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Bury St Edmunds hosts Suffolk’s first gay marriage on day it becomes legal

Newlyweds Thomas Blong and Luke Lindley, picture taken in the Abbey Gardens by friend/photographer David Kawena

Newlyweds Thomas Blong and Luke Lindley, picture taken in the Abbey Gardens by friend/photographer David Kawena

A happy couple have finally said ‘I do’ in the county’s first same-sex marriage -– held in Bury St Edmunds on the first day that it became legal.

Thomas Blong and Luke Lindley helped make history last Saturday when they took part in one of Britain’s first gay marriages, and Suffolk’s very first.

But that wasn’t the couple’s main motivation for getting hitched on that date – it was also their 11th anniversary.

Thomas, 37, said: “I already felt like he was my husband. He was my partner and we were always going to be together.

“But when we realised it became legal on our anniversary, we thought it was a perfect time – it all seemed too perfect not to seize the opportunity.”

The couple, who live in Brandon, tied the knot in The Athenaeum, on Bury’s picturesque Angel Hill, in front of just over 40 guests.

They went on to host their wedding breakfast at Mildenhall’s popular Thai restaurant, En-Thai-Sing, and spent the evening at Revolution, in Cambridge. They even made their own wedding cake!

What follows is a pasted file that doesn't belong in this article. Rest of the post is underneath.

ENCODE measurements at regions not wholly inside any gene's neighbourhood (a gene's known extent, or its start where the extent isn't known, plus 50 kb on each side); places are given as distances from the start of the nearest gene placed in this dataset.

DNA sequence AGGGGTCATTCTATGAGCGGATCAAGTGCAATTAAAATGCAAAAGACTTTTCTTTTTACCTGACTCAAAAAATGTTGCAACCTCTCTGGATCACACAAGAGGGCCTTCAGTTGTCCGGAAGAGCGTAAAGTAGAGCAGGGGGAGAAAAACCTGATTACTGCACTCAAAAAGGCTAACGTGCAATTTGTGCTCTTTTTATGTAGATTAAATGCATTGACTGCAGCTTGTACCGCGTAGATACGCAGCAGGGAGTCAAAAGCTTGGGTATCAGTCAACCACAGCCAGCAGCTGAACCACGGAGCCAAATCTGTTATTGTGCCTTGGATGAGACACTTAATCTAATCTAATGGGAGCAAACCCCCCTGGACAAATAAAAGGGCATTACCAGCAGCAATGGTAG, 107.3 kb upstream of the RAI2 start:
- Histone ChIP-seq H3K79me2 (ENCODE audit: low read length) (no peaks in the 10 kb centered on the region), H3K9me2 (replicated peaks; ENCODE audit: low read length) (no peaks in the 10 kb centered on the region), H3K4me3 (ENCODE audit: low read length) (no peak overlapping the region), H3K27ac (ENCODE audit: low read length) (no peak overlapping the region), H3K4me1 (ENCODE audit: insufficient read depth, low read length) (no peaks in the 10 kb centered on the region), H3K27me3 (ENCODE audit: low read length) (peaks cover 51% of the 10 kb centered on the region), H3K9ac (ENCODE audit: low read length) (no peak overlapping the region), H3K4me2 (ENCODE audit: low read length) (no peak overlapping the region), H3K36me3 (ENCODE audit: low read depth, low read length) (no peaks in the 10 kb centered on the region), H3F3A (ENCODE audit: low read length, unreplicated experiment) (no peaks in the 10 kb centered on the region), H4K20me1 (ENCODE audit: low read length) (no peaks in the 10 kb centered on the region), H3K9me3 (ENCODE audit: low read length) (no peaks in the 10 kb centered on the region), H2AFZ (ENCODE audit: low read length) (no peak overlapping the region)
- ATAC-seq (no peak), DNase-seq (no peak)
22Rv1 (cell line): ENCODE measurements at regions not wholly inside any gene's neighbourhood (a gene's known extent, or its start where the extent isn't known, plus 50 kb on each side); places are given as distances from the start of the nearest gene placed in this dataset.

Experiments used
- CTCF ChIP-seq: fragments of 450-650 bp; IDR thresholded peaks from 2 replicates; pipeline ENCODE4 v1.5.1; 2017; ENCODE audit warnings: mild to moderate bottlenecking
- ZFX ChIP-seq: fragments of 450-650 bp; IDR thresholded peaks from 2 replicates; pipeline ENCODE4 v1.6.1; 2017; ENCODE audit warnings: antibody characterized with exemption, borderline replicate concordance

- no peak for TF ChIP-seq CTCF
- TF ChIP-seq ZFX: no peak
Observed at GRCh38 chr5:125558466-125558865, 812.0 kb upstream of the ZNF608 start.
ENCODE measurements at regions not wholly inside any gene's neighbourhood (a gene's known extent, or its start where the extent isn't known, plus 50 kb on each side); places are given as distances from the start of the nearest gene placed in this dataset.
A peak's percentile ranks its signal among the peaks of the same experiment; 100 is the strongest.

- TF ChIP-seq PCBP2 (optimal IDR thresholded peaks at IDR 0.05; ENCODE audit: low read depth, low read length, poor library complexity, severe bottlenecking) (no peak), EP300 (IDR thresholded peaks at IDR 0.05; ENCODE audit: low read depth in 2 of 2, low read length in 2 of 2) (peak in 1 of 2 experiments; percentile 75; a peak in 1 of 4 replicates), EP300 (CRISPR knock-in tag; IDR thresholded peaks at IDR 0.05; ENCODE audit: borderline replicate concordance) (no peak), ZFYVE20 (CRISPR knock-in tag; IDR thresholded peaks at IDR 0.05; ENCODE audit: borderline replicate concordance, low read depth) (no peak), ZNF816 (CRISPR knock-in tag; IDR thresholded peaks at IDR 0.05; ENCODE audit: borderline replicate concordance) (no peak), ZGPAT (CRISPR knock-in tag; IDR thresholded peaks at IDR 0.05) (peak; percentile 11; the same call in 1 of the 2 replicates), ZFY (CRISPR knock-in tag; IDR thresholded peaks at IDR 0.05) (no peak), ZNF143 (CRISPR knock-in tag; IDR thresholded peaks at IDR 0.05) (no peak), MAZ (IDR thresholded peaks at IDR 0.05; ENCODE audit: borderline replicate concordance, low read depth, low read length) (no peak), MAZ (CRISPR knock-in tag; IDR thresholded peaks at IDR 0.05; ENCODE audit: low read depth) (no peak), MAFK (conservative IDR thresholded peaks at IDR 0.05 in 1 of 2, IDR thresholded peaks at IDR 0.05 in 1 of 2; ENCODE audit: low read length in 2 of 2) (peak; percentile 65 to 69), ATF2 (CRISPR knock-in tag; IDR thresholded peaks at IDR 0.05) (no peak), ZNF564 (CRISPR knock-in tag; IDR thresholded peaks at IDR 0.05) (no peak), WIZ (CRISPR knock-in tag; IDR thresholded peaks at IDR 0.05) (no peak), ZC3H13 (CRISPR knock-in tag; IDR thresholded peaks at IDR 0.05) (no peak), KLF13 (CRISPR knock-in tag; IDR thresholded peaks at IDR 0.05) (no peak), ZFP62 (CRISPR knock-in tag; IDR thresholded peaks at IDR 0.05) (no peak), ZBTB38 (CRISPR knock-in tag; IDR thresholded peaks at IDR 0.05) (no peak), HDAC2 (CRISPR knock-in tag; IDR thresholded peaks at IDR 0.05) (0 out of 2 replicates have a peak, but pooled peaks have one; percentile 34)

“There’s no one specific thing,” said Thomas, of what he loved most about Luke.

“He’s not just my partner, well my husband now, but he’s my soul mate, and that’s how it’s been for so many years. We do everything together and we love it.”

Luke, 29, said: “It’s his personality, and his love and upbeat attitude to everything.

“Every time I see him after a day at work I get a big smile, and a hug and a kiss. Having him there makes all the worries in the world go away.”

“Wearing a ring is very strange, and it’s strange to say my husband, but it feels nice,” he added.

Thomas, a graphic designer, said civil partnerships were great when there was no other option but they often seemed more like a ‘business agreement’.

“Getting married is about love and romance and making a commitment in front of friends and family.

“If you break it down into simplistic terms, it’s an issue of love rather than politics or religion – it’s about the person you want to spend your life with,” he said.

“Marriage is much more about love than just going through the motions of getting a piece of paper signed to bind you together,” agreed Luke, who works for a biotech company, in business and marketing.

“Whether it’s a gay marriage or a straight marriage, people should be getting married for the right reasons – that’s why we got married,” he added.

 

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